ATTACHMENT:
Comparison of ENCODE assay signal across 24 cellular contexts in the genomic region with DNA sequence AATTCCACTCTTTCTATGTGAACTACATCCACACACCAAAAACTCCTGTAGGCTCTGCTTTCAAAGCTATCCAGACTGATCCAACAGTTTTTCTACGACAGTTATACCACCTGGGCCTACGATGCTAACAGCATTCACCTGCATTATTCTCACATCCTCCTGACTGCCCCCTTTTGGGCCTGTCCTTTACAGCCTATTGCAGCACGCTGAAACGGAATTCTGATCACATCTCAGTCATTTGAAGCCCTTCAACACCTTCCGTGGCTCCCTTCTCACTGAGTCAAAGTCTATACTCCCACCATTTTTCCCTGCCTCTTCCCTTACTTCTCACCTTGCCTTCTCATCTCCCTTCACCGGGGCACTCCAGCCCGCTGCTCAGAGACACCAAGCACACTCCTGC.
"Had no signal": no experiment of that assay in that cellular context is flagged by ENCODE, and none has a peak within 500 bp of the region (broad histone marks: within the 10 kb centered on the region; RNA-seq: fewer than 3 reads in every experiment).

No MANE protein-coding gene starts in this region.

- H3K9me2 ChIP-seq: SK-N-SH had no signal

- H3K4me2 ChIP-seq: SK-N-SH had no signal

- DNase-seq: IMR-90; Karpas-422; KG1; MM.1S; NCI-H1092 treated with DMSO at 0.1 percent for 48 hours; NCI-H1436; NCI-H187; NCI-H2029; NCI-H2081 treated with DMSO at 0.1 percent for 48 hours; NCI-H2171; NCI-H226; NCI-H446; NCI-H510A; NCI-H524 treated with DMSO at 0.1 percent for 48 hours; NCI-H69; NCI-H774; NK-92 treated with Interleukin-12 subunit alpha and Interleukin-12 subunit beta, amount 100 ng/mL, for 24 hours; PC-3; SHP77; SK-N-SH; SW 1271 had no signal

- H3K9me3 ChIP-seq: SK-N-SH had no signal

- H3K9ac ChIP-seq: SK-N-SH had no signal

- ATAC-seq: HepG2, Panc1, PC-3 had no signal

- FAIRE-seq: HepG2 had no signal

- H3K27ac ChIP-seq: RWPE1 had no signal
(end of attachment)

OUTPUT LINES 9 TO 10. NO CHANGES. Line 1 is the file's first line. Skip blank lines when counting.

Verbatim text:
- ATAC-seq: HepG2, Panc1, PC-3 had no signal

- FAIRE-seq: HepG2 had no signal